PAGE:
Expressed emotions Clinical 6.75 67.50 12.500 0.004
  Control 14.25 142.50    
Social support Clinical 5.70 57.00 2.000 0.000
  Control 15.30 153.00    
Problem avoidance Clinical 14.80 148.00 7.000 0.000
  Control 6.20 62.00    
Wishful thinking Clinical 15.35 153.50 1.500 0.000
  Control 5.65 56.50    
Self-criticism Clinical 15.50 155.50 31.500 0.298
  Control 13.50 135.00    
Social withdrawal Clinical 15.10 151.00 24.000 0.251
  Control 12.90 129.0    

The Mann–Whitney U test showed that adolescents with borderline personality traits has significantly higher problem avoidance (U = 7.000, p = 0.000) and wishful thinking (U = 1.500, p = 0.000). However, adolescents with borderline personality traits has significantly lower problem solving (U = 1.000, p = 0.000), cognitive restructuring (U = 9.000, p = 0.002), expressed emotion (U = 12.50, p = 0.004), and social support (U = 2.000, p = 0.000)

According to the information-processing model, negative cognitive processing of stressful events activates the primal cognitive mode, which leads to maladaptive coping, whereas positive perception may enhance negative thinking patterns. Results indicate a significantly negative correlation between persistence and suicidal tendency. Persistence refers to perseverance despite frustration and fatigue. Thus, when individuals have low persistence, they are unable to cope with everyday challenges and stressors, leading to higher suicidal tendencies.37

There exists a significantly negative correlation between self-directedness and impulsivity. Self-directedness refers to the ability to regulate and adapt behavior to the demands of the situation to achieve personally chosen goals, whereas impulsivity refers to the failure to inhibit behavioral impulse and act on immediate instincts. Thus, there are two contrary behavioral approaches and thus may be negatively correlated.

There has been an elevation in novelty seeking and harm avoidance behavior. Both these psychological constructs are dynamically an opponent to each other, leading to the persistent approach-avoidance conflict in the client. This may in turn lead to increased emotional lability. Furthermore, the client has increased identify diffusion, family discord, and childhood abuse contributing to the presence of anxiety and depression. The study also explores the interaction between the different variables, which further gives insight into the topic. The present study further assists in determining the relationship between the cognitive errors and coping abilities and its role in emerging BPD to modify the deficits through therapeutic intervention.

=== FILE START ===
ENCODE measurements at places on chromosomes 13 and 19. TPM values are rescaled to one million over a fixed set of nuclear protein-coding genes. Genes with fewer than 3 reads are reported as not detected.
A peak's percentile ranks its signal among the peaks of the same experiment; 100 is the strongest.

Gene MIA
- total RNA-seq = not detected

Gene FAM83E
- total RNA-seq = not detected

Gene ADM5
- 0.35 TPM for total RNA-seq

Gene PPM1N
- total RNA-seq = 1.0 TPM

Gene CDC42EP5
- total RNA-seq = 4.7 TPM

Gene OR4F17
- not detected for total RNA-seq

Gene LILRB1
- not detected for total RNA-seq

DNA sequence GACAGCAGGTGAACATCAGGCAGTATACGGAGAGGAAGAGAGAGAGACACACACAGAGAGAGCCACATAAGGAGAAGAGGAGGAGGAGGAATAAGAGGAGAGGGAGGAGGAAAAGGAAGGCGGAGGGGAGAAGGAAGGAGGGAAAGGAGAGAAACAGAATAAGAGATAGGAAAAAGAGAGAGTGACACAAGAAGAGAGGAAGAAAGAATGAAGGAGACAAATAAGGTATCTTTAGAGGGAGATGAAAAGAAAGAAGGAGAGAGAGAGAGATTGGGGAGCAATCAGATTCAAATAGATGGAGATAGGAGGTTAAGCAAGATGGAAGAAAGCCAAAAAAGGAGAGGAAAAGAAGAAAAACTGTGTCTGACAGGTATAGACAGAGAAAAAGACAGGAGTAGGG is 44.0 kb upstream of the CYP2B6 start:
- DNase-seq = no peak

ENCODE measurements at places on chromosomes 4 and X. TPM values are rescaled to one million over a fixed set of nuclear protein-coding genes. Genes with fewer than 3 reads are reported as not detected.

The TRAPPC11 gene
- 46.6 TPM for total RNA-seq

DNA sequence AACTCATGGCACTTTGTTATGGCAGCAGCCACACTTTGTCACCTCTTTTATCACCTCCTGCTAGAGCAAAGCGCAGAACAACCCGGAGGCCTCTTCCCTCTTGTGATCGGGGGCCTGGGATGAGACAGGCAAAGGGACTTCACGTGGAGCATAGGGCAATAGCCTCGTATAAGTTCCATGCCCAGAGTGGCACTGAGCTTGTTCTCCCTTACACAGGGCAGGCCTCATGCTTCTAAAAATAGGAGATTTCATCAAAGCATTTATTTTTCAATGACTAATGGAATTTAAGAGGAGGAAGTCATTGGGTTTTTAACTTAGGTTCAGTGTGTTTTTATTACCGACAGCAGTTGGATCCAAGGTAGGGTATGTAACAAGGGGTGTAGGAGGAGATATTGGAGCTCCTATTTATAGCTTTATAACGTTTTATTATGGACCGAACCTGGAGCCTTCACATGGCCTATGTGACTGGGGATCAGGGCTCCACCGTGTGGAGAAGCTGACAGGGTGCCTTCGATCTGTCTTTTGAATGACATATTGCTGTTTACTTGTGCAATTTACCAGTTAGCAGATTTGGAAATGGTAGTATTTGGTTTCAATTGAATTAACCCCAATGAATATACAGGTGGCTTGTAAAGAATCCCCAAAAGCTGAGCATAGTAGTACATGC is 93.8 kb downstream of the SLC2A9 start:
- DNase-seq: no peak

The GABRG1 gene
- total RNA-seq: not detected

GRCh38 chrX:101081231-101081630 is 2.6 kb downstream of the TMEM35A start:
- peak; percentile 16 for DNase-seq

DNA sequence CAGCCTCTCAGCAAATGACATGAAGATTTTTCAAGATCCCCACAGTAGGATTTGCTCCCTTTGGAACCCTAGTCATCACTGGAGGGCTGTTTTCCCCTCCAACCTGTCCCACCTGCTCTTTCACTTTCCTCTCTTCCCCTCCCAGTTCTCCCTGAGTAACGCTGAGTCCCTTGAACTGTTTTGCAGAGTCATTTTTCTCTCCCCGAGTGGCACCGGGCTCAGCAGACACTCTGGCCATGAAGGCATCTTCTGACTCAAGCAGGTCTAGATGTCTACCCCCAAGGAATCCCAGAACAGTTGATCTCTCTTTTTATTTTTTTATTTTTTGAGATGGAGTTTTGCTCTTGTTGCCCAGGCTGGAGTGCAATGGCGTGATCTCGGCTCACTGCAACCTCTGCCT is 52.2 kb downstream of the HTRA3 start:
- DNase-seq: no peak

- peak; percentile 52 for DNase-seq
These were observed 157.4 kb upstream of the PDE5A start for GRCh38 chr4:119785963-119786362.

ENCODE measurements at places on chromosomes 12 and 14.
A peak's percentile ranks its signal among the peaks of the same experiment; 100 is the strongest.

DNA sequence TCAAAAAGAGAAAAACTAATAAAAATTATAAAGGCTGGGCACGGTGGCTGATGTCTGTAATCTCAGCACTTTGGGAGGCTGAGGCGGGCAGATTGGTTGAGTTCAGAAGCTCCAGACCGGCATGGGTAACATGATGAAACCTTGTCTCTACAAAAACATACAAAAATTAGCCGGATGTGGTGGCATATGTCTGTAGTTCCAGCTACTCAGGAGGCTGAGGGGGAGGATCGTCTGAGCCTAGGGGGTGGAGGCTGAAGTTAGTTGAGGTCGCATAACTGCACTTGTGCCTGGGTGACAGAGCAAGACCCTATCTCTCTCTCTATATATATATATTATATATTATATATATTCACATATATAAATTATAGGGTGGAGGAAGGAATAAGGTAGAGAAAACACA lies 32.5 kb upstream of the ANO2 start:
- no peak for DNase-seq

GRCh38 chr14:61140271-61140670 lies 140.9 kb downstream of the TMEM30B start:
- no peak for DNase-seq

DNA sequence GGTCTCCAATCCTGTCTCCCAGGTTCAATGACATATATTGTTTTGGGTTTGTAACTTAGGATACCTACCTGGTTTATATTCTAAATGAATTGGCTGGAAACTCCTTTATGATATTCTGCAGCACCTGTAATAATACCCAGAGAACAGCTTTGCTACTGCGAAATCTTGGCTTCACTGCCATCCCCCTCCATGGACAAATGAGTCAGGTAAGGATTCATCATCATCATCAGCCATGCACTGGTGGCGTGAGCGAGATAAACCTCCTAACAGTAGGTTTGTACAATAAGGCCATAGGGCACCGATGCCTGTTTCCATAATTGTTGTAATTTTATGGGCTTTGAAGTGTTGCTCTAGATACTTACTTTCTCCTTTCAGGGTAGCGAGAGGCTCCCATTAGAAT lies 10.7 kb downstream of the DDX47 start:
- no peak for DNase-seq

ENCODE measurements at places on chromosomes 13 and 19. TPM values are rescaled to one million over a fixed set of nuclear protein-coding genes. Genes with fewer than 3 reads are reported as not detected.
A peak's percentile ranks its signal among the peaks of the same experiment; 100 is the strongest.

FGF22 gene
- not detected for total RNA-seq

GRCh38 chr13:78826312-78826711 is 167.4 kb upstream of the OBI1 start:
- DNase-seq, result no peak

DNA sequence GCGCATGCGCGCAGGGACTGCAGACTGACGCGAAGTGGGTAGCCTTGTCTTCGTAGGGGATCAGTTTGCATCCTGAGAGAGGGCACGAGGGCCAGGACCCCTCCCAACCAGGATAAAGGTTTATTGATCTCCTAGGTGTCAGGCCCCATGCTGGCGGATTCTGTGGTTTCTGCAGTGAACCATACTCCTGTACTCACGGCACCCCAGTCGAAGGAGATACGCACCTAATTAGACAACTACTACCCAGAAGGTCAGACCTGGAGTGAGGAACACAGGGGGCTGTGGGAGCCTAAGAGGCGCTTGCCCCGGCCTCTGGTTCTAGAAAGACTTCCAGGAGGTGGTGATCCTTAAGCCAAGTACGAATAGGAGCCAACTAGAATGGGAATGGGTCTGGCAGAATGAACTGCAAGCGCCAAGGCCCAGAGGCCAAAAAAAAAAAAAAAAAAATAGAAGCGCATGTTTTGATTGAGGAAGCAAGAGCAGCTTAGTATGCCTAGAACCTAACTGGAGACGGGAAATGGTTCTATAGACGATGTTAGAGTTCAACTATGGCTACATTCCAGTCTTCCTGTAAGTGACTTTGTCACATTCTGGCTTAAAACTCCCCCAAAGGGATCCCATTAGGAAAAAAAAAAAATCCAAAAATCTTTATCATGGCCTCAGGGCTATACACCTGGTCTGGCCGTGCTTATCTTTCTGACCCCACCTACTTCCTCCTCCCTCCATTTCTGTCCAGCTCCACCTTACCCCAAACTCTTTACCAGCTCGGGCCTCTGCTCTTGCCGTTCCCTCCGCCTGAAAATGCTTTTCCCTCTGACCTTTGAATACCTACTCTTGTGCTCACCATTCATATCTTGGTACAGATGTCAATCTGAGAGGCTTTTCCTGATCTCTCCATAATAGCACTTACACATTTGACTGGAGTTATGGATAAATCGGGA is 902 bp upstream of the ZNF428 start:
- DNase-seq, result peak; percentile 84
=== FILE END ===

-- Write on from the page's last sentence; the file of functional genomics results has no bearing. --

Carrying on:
The study findings have far-reaching implications in the management of borderline personality traits, thereby prevent its manifestation as an adult personality disorder. Cognitive behavior therapy (CBT) is primarily used for the early intervention of borderline personality traits. CBT aims to elicit cognitive errors, leading to the development of core symptom formation. Furthermore, therapy aims to strengthen the coping skills of adolescents while reinforcing positive personality traits. Thus, the study would facilitate recovery through accurate psychopathology formulation. The study also suggests the importance of family counseling and teaching positive parenting approaches for preventing BPD. Furthermore, therapy should aim to foster early confidence-building skills to combat issues of identity and insecurity. The study would also assist in developing effective behavioral and psychological therapeutic management plans for adolescents considering the factors contributing to its symptom along with comorbid associated pathology.

In terms of limitation, a rating scale was used in the study which automatically included the self-reporting biases along with the possibility of some faking. Furthermore, the unequal number of males and females in each group may lead to certain gender biasness. However, according to the Diagnostic and Statistical Manual of Mental Disorders, fourth edition, Text Revision (DSM IV TR),38 there is a 3:1 female-to-male gender ratio. This may have led to a greater proportion of female samples in the study.


In the current study, a significant difference has been observed between the clinical and control group in terms of expressed concerns, clinical syndromes, cognitive errors, and coping strategies. Adolescents with borderline traits tend to have high cognitive errors and maladaptive coping strategies along with comorbid temperamental and characterological traits. This study would be useful in gaining better insight into the psychopathologies contributing to the development of borderline personality organization in adolescents, thereby leading to earlier and effective therapeutic intervention, improving the treatment prognosis.